“And here is Guanyu Zhou’s Stake F1 car. It’s all over the back of Yuki Tsunoda’s Visa Cash App RB.” Pity David Croft. Murray Walker never had to deal with such nonsense.

This rebranding of AlphaTauri is unlikely to go down well with F1 fans. There will be ridicule. There will be memes (see below). F1 will be accused of providing yet more evidence, if it were needed, that the [commercial] tail of the sport is now very much wagging the dog.

But beyond the ugly name – the early frontrunner for an abbreviation appears to be VCARB, which sounds like a low-protein diet – there is a wider issue at play. McLaren chief executive Zak Brown repeated calls last week for FIA, the governing body, to crack down on what he called “A and B teams”. In particular Brown expressed fresh concerns about the relationship between the two Red Bull-owned entities. “I think the A-B team is a real problem moving forward,” he said. “I think co-ownership, you don’t really have that in any other sport, and I think that provides a lot of conflict of interest.”

These concerns are nothing new. F1’s regulations allow for certain ‘transferrable components’ designed by one team to be bought by another, with VCARB (it is going to take some getting used to) among several to make use of this rule. Haas also have a wide-ranging technical partnership with Ferrari, which includes an office at the Italian team’s Maranello factory.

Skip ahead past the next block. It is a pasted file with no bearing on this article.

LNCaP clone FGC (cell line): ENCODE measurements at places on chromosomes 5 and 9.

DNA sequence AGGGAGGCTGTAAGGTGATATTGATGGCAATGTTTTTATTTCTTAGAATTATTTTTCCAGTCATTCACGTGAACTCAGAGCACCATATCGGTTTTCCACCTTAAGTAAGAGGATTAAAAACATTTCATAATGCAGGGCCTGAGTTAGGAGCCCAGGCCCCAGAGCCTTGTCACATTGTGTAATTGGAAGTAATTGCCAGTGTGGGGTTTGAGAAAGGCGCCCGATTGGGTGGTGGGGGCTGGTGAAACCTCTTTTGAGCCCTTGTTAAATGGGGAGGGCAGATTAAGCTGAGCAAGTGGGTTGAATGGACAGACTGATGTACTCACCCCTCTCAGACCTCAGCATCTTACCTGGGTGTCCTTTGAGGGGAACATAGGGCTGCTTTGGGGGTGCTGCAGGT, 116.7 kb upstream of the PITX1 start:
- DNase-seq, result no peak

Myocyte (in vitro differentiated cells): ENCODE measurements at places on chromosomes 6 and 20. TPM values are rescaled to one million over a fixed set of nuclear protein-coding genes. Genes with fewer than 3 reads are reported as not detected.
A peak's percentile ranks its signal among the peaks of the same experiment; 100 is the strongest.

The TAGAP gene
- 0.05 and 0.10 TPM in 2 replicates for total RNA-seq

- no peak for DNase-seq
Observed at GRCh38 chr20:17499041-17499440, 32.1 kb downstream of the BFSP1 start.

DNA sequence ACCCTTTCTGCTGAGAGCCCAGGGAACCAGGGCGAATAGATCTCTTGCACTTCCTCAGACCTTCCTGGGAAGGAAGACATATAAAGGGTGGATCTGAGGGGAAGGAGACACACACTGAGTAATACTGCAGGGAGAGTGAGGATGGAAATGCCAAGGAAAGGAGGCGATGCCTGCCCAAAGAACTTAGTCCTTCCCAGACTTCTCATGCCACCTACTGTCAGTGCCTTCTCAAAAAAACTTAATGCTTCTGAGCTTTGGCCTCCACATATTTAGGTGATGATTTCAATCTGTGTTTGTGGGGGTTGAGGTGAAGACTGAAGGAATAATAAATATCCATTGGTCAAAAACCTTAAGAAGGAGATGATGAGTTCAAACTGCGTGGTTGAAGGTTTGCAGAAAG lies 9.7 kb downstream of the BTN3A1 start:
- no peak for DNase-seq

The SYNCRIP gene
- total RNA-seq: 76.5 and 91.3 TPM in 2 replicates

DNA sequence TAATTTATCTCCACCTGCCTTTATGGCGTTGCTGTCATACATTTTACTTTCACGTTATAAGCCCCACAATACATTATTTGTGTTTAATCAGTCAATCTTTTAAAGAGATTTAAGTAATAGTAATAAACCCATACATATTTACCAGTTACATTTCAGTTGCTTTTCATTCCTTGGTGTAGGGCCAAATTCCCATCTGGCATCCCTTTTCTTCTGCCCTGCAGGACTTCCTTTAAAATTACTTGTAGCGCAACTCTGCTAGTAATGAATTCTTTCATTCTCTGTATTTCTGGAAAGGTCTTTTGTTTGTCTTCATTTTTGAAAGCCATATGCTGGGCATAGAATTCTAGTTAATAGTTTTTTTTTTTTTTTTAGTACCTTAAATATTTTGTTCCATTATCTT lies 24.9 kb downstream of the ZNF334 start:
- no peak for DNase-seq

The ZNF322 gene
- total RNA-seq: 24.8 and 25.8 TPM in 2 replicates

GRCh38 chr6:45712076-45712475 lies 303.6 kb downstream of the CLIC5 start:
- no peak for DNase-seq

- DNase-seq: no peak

Horner argued in Abu Dhabi last season that the two relationships were ”identical” and insisted the extent of his team’s sharing with AlphaTauri complied with all the regulations. They were scrupulous about what they shared with their sister team.

“Of course,” Horner said, “it’s then down to them how they use those tools and you can see that McLaren has used the tools in certain respects better than their supplier [Mercedes] has done in the second half of the year.”

He added: “We’re an awfully long way away from the pink Mercedes.” That last comment was a reference to the 2020 Racing Point [now Aston Martin] machine, which was extremely similar to the dominant Mercedes car from the year before.

He had a point. But you can understand Brown’s paranoia, too. Particularly when the two Red Bull teams are becoming more closely aligned in certain areas. And particularly in this cost-cap era.

“When the rules [on ownership] were put in place, the sport was in a different place,” Brown said. “We had a huge gap between teams like ourselves with huge budgets, and smaller teams. Now everybody’s pretty much at the [limit of the budget] cap. So I think everyone’s playing with the same-size bat, to use a baseball term. That’s a serious issue for the fairness of the sport, for the fans. That’s why it’s pretty much not allowed in any other form of major sport.”

However much Red Bull insist that they are doing things by the book, however much they protest that it is the same for Ferrari and Mercedes, there will always be that fear that dual-ownership gives Red Bull a competitive advantage.